What are Common Pediatric Eye Problems?
There are many pediatric eye problems that can affect young children. These include:
- Myopia: Also known as near-sightedness. The child can clearly see close objects but experiences blurry vision when looking at distant objects.
- Hyperopia: Also known as farsightedness. The child can clearly see distant objects but has blurry vision when looking at close objects.
- Amblyopia: Also known as lazy eye. The child has poor vision in one eye. This condition responds well to treatment if detected early.
- Diplopia: The child has double vision and sees a single object in 2 different places. It is caused due to the misalignment of the eyes.
- Astigmatism: This condition is characterized by blurry vision and may be caused by an uneven curvature of the cornea and/or lens.
- Pediatric cataract: This condition involves clouding or opacity of the lens.
- Excessive tearing: This condition is caused due to the blockage of the tear drainage system.
- Cortical visual impairment: Vision problems occur due to abnormalities in the visual center of the brain.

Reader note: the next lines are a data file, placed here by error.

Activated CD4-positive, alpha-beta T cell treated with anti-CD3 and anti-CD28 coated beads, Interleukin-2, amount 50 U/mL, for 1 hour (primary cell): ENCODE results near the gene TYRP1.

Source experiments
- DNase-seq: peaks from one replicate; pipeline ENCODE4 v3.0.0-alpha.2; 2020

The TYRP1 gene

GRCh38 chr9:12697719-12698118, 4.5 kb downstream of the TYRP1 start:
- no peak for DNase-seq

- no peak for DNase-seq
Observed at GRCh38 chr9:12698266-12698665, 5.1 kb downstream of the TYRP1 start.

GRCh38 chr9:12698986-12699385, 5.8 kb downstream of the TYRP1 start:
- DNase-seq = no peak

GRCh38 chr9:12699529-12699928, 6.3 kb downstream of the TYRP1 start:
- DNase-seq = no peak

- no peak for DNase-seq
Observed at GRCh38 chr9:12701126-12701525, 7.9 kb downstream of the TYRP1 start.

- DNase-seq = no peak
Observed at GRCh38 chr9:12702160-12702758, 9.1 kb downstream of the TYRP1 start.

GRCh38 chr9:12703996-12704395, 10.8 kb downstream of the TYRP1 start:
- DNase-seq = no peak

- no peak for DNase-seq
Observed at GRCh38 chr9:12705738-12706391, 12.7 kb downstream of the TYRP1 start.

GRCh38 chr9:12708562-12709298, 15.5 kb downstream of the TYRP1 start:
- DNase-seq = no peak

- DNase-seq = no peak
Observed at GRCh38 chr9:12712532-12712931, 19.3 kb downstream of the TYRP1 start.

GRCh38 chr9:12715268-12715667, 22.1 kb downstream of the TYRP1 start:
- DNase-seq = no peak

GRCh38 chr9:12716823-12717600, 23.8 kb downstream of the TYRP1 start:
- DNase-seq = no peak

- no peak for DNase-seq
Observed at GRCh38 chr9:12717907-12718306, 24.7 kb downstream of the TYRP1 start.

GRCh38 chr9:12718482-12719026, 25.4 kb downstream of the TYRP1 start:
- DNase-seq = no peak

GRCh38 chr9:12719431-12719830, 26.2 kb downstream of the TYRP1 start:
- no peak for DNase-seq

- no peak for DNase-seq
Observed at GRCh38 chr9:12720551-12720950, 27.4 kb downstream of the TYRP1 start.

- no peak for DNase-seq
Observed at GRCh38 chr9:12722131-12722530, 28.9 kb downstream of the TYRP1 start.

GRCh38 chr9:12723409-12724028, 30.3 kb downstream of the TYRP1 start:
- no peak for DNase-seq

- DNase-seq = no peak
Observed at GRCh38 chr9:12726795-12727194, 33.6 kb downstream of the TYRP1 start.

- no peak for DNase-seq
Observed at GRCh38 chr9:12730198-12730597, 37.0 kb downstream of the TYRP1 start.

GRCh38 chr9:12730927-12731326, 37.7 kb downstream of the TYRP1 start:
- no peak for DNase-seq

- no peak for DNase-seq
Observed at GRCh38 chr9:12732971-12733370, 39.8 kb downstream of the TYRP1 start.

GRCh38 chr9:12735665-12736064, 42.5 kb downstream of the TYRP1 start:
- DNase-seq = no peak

- Pediatric glaucoma: The condition is associated with increased pressure within the eye. It is a rare condition that can lead to permanent vision loss.
Signs & Symptoms of Pediatric Eye Problems
The common signs that indicate that your child may have a pediatric eye problem include:
- Frequent blinking or rubbing of the eye
- Tilting of the head to one side
- Holding objects close to their eyes
- Difficulty with reading
- Short attention span
- Frequent headaches
Untreated Pediatric Eye Problems
Many pediatric eye problems, such as amblyopia, respond well to treatment when they are detected and treated early. If detected at a later stage, the pediatric eye problem will be difficult to treat, and your child may suffer some degree of permanent vision loss.
Diagnosis of Pediatric Eye Problems
Most pediatric eye problems can be diagnosed by discussing the signs and symptoms with your doctor or an eye specialist and undergoing a full eye examination.
Treatment of Pediatric Eye Problems
Treatment for pediatric eye problems will depend on the underlying cause of the condition. Conservative or nonsurgical treatments are usually the first line of treatment. If these options fail, eye surgery may be required.
Nonsurgical Treatments for Pediatric Eye Problems
The nonsurgical treatments for pediatric eye problems include:
- Topical (eye drops)
- Systemic therapy (oral medication)
- Placement of eye patches
- Prescription for eyeglasses/contact lenses
Surgical Treatments for Pediatric Eye Problems
Some of the common surgical treatments for pediatric eye problems include:
- Strabismus surgery to correct eye misalignment
- Blocked tear duct surgery
- Pediatric cataract removal
- Eyelid cyst excision
- Drooping eyelid surgery
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